U.S. LNG export developers are sounding optimistic as analysts and other market watchers start to look beyond the current global LNG glut to a possible shortage in the early 2020s.
While the description of a global LNG deficit was a common sales pitch for companies pushing U.S. LNG export plans, developers said recent reports and slightly higher LNG prices have backed up their claims.
"The reason I'm a little more optimistic is there seems to be some general coalescence that 2022, maybe 2023, is when supply and demand switch, and you've got a shortage again," LNG Ltd. CEO Greg Vesey said Oct. 2 on the sidelines of Energy Dialogues' North American Gas Forum in Washington, D.C.
"I do feel better that [buyers] are seeing that it really is time to make a decision," Vesey said.
Asset management firm Bernstein said in a September report that rapidly growing demand for LNG and a drop-off in investment decisions for new export projects around the world will create an LNG supply deficit in 2023. Bloomberg New Energy Finance offered a slightly more conservative take, although the research organization still sees a "supply-tight" market in the early to mid-2020s that could turn into a shortage beginning in 2025.
"Investment decisions are needed," Sempra LNG & Midstream President Octávio Simões said at the conference. "Historically, we have always underestimated new capacity requirements."
But even as developers stress the need for more LNG export capacity, buyers' reluctance to sign long-term contracts has delayed final investment decisions. LNG Ltd.'s Magnolia LNG project is one of four fully permitted U.S. ventures that have not yet been sanctioned by their sponsors. The venture has a conditional agreement with India's Vessel Gasification Solutions Inc. for about half of Magnolia's planned capacity, but Vesey said the company is still waiting for a buyer to pull the trigger on a binding deal.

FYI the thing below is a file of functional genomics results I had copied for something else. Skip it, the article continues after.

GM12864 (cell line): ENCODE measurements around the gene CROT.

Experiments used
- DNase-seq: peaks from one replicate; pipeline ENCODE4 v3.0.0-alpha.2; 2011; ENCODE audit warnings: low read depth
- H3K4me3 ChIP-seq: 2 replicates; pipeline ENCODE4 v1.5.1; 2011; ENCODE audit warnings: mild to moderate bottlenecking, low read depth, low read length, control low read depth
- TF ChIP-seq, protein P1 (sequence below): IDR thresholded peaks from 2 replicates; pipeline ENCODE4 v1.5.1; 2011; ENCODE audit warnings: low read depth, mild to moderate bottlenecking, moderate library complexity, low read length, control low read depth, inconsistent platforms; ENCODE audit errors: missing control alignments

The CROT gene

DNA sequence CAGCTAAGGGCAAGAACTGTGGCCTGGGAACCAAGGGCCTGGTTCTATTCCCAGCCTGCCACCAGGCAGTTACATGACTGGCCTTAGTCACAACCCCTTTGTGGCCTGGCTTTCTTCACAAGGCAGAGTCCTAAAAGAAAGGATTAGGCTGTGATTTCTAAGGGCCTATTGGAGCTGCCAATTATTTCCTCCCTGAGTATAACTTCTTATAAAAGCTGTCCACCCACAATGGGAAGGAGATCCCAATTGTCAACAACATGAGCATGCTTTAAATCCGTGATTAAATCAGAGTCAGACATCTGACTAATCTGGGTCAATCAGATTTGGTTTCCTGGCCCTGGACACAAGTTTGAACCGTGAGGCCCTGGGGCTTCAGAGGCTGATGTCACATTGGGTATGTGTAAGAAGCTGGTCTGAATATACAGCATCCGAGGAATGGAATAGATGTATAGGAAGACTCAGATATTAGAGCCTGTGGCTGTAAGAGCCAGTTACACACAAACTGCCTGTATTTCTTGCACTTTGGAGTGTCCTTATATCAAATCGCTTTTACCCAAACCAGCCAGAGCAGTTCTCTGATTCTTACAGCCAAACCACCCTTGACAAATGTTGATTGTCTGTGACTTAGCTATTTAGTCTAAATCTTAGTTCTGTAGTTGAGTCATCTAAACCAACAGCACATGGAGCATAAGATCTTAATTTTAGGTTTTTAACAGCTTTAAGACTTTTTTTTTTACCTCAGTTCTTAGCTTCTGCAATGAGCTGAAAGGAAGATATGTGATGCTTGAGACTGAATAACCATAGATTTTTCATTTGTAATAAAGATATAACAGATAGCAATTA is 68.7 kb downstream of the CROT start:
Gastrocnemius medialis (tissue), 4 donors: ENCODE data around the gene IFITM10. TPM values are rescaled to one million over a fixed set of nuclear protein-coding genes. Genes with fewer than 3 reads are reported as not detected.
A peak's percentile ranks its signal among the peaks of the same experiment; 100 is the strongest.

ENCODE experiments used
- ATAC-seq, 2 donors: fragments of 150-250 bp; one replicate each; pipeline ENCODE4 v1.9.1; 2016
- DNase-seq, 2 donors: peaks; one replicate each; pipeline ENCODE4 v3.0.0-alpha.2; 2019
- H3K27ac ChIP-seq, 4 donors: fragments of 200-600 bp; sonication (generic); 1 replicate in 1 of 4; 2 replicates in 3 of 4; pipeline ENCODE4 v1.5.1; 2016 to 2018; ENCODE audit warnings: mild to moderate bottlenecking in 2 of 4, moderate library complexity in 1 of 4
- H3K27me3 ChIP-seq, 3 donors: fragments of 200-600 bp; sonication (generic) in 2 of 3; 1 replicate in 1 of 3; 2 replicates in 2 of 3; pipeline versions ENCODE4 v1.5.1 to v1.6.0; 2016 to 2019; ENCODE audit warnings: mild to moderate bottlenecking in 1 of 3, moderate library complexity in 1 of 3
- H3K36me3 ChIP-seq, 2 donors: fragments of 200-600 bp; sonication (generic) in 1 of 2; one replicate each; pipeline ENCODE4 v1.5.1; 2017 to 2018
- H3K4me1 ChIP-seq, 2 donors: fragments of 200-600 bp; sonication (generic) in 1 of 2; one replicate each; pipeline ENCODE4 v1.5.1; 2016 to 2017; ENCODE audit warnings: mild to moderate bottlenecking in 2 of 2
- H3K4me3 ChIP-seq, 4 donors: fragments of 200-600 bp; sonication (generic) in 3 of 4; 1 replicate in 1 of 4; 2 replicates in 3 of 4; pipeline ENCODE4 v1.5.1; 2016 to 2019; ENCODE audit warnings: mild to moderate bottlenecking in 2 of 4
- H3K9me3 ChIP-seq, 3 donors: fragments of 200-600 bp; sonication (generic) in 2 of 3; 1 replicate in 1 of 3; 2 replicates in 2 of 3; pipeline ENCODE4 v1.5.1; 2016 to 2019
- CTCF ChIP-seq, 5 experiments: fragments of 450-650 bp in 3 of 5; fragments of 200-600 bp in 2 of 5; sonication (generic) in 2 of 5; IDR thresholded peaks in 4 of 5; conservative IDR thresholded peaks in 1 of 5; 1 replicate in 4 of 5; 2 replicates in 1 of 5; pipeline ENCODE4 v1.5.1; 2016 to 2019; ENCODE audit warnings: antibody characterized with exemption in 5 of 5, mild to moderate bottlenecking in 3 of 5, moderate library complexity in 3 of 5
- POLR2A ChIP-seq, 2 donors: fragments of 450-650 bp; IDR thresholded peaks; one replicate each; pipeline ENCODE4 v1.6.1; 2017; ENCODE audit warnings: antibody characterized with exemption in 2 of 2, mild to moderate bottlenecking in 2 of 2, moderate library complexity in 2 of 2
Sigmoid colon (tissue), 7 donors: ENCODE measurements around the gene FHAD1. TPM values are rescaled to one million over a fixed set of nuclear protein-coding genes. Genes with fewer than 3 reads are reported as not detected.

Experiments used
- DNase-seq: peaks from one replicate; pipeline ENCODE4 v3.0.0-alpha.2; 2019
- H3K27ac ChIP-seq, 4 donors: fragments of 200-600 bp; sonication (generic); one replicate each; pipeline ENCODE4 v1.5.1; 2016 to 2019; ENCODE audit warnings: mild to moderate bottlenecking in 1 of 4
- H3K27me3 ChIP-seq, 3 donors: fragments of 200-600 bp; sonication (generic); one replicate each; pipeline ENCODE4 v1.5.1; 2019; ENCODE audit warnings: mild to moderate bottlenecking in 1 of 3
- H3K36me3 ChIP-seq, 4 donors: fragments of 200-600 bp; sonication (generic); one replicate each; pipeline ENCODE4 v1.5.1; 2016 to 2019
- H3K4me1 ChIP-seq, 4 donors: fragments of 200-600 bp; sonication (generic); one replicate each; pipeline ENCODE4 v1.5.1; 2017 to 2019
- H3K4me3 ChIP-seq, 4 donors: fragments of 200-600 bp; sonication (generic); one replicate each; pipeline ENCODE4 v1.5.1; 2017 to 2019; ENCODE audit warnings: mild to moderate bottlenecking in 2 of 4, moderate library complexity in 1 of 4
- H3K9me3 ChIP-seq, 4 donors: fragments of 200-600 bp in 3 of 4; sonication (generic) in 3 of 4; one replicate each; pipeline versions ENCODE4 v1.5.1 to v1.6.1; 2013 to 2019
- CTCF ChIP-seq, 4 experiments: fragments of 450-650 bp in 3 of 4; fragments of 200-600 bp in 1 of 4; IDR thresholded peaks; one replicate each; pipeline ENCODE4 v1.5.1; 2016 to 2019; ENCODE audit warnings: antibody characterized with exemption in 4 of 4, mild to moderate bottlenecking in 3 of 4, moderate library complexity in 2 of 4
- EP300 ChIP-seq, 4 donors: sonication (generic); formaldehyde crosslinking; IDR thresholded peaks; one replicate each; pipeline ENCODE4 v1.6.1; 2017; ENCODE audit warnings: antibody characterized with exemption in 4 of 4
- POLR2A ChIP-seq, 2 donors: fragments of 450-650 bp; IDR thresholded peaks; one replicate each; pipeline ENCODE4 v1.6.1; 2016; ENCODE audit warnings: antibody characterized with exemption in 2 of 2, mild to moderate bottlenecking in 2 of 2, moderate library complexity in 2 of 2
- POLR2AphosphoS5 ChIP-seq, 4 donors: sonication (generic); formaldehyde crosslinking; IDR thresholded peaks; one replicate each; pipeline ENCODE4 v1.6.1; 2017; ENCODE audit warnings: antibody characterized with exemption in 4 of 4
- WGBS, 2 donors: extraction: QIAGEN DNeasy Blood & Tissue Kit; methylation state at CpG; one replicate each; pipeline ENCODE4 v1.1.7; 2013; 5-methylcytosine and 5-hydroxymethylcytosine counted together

Cheniere Energy Inc., which developed the only operational LNG export project in the Lower 48, is awaiting commitments for two additional liquefaction trains at separate export facilities. Cheniere Chief Commercial Officer Anatol Feygin stressed that buyers could see price spikes if developers are unable to move forward with export projects that would add LNG supply to the market. "If our efforts are not successful and customers do not help us underwrite incremental supply ... the market will become tight, prices go higher and we see the negative side of price elasticity of demand," he said.
A dry spell for new LNG contracts has emerged in part because buyers are pushing for short-term arrangements that U.S. developers say do not support financing.
Venture Global LNG recently signed a 20-year agreement with Italian energy company Edison S.p.A, though the contract represented just 1 million tonnes per annum from the proposed 10-mtpa Calcasieu Pass export terminal.
"That was the first one in 2017," Tellurian Inc. CEO Meg Gentle said. "It is unknown whether that is the beginning of a return to 20-year contracting, or it is simply one of many contracts where the median term is getting shorter."